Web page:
Hip-hop without borders

“We Rock Long Distance” features three Minneapolis hip-hop artists as they trace their cultural roots.

University of Minnesota graduate Justin Schell works on finishing touches to his documentary

Holly Peterson

University of Minnesota graduate Justin Schell works on finishing touches to his documentary “We Rock Long Distance” at his apartment in Minneapolis on Saturday. Schell has been making documentaries for about 7 years, and this is his first feature length documentary.

Jackie Renzetti

University of Minnesota Cultural Studies and Comparative Literature graduate school alum Justin Schell traveled across the globe for his Ph.D. dissertation. When he got back, he found that he couldn’t fit all of his experiences into his paper.

Over the course of several years, Schell worked with Twin Cities hip-hop artists Maria Isa, M.anifest and Tou SaiKo Lee — filmed their performances, conducted interviews and most notably, documented their trips to their country of ethnicity. He presents his work in his documentary, “We Rock Long Distance.” The film explores intergenerational relationships and the diaspora of hip hop as the artists talk with their family and share their work with the community.

“I think it does definitely highlight these artists, not just as artists who put out CDs and music, but artists as people with a lot more to them culturally and what they take on as people,” Lee said.

When Schell initially contacted the artists, his only goal was to contribute articles to a hip-hop encyclopedia. But as he got to know them, he became interested in their connections with their grandparents and their roots in other countries.

The relationships the artists hold with their visited country vary — M.anifest grew up in Ghana, while Isa grew up in Minnesota but visited Puerto Rico throughout her life. Lee moved to the United States from a Hmong refugee camp in Thailand as a baby and revisited the country once, prior to his trip there with Schell.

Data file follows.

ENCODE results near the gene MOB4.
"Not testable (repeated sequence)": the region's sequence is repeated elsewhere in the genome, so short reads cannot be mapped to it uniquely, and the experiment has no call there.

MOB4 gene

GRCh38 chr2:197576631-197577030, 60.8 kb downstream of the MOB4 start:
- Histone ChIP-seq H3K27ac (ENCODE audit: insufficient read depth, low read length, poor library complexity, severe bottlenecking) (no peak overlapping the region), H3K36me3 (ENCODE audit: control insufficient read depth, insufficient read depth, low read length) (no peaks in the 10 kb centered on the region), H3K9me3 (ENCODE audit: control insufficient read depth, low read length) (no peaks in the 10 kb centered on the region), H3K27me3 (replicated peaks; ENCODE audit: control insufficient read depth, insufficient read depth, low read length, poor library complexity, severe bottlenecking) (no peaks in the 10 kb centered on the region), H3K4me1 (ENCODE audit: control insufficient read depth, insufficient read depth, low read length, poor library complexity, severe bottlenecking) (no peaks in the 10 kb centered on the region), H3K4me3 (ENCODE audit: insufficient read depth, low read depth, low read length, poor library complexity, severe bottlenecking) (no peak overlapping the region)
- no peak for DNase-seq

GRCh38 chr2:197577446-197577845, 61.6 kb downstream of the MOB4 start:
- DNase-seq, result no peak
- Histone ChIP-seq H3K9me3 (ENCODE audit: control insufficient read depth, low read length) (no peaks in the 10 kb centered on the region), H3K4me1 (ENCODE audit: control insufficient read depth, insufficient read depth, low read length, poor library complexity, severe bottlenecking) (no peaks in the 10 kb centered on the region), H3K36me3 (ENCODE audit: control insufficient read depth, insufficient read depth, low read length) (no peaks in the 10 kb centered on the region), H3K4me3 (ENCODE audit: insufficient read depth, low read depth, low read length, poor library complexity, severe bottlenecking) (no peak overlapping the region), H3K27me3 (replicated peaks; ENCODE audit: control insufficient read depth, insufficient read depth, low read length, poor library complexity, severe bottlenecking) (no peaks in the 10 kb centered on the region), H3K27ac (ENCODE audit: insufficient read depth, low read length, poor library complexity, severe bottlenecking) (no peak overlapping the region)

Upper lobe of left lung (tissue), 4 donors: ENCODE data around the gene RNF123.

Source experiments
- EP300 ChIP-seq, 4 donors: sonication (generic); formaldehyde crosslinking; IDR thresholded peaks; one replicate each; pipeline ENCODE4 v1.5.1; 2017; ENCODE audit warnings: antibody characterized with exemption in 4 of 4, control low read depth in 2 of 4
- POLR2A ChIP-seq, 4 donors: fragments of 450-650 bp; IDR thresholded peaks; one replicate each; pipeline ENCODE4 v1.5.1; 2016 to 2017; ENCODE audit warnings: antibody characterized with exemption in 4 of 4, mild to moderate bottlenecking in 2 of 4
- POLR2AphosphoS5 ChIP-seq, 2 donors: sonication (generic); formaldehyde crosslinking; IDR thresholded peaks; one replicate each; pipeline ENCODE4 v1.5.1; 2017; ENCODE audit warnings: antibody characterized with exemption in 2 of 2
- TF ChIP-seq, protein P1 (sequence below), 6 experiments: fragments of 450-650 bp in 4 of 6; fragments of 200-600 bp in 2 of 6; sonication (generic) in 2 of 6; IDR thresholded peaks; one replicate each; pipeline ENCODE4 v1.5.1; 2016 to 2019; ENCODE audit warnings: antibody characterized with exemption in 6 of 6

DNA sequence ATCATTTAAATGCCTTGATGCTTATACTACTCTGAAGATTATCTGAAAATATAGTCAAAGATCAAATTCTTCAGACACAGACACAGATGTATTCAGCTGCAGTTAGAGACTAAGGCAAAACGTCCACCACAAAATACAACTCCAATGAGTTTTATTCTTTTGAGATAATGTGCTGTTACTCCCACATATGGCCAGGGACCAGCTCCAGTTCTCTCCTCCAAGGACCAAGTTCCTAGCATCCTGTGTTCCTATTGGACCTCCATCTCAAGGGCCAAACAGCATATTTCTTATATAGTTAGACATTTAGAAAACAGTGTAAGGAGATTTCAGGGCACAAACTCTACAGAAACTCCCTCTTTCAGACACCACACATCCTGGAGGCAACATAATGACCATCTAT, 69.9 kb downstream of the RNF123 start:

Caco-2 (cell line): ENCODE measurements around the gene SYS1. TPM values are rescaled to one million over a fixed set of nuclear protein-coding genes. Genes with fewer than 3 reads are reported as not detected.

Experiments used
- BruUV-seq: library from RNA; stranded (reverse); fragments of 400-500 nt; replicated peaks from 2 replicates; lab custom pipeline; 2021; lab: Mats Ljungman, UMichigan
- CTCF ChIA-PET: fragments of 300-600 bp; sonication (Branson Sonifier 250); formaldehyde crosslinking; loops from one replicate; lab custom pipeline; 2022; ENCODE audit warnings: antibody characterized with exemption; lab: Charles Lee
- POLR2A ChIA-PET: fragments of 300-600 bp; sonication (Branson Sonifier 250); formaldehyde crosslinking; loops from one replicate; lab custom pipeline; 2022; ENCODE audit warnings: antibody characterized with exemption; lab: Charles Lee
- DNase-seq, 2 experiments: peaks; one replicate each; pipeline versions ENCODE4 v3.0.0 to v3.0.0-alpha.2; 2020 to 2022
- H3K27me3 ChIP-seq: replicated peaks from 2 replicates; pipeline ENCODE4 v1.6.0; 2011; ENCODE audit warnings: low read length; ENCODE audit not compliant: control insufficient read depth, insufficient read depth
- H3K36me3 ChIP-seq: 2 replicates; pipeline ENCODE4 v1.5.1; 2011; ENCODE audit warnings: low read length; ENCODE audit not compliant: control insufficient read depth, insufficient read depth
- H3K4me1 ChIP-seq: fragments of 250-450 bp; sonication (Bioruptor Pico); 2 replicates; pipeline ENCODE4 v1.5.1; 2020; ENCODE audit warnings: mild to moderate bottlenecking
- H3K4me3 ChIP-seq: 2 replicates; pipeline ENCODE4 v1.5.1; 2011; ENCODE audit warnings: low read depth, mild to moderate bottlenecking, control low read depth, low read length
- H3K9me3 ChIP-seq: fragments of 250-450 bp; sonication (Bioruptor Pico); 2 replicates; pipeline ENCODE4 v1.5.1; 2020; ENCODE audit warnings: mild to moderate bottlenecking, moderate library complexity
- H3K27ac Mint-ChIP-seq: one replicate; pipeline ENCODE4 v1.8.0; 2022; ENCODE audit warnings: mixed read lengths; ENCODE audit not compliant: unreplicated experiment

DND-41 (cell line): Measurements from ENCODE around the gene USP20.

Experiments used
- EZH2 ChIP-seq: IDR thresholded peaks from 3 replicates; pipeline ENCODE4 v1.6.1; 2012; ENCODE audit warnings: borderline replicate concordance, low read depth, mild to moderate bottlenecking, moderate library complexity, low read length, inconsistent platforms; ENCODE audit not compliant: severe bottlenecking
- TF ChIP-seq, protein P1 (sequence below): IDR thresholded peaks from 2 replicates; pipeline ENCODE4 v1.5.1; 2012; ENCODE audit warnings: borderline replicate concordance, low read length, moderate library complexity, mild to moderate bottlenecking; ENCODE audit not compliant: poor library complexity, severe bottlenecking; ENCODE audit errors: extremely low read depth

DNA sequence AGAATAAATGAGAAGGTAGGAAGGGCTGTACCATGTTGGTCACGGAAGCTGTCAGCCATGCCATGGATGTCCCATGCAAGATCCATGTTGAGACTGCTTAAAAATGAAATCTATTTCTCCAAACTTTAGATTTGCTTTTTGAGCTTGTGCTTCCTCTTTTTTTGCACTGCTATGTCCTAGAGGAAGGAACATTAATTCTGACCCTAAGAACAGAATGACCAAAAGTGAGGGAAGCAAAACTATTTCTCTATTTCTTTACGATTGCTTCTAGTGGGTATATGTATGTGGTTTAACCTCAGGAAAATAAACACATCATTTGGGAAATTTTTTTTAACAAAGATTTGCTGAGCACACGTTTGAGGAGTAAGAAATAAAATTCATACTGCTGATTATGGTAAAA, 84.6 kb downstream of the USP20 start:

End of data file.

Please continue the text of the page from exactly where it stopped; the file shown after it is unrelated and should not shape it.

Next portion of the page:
He hoped to write a dissertation on all three artists but realized that his level of depth required three dissertations. He focused on M.anifest for his paper but still visited the countries prior to writing his dissertation.

“I tend to take on big things and sort out the pieces later,” Schell said.

In the meantime, he helped Lee create a documentary titled “Travel in Spirals” about Lee’s first visit to Thailand. He also re-visited Ghana for a conference with M.anifest’s grandfather, world-renowned ethnomusicologist, J. H. Kwabena Nketia.

Schell strived to give back to each community he visited. When he went to Thailand with Lee, he showed “Travel in Spirals,” to the people involved. While there, he made DVDs of his recent footage for people there before he left. In Ghana, he brought back photos from a previous visit that he professionally developed to withstand humidity. He also helped M.anifest’s grandfather digitize old tapes.

“[I was] trying to address that sort of asymmetrical power relationship in these kinds of things where an American goes to other places and does this film, and as much as I could, try to give back as well,” Schell said. “I would love to take the film back and show it … and dub the whole thing in Hmong, which is a challenge.”

Robert Brown, Schell’s CSCL advisor, credited Schell’s character as a reason to his success.

“He’s a white guy who can win the confidence of Asian and African and Puerto Rican musicians. I mean, that’s really something,” he said. “He’s righteous enough and sensitive enough and empathetic enough to win the trust of these people. I think that’s quite an accomplishment.”

Schell said he tries to find a balance between organic happenings and those that couldn’t have happened without the film. He labored over selecting footage to create the most cohesive, accurate story.

“People think that in documentary filming, you’re telling someone else’s story, and you’re not. You’re telling your own story of someone else’s story,” he said.

Schell’s thoughtful interviews and attention to detail proved impactful for Lee and Isa.

“It kind of put me in a situation where I felt like I needed to dig deeper than I usually would have if I just went there leisurely,” Lee said. “Justin really helped with meaningful questions and got us to look at things from different perspectives.”

Likewise, Isa found the process of documenting the trip rewarding.

“Being able to go visit family members who have been supporting my music … for them to tell me that they actually listen to my music and show me newspaper clippings that they had been collecting, that I didn’t even know of, that just meant a lot to me, and the fact that it’s documented is important,” Isa said.

Lee said he feels the film portrays some of Minnesotan immigrants’ common struggles and goals.

“We feel like, as a newer generation, we embrace the new culture and the new styles such as hip hop, but then we want to honor our history and our elders and our culture at the same time, and I feel like that’s a really powerful aspect of this film,” Lee said.

 

 

What: “We Rock Long Distance”

Where: Intermedia Arts Center, 2822 S. Lyndale Ave., Minneapolis

When: 7:30 p.m. Friday and Saturday

Cost: $7-9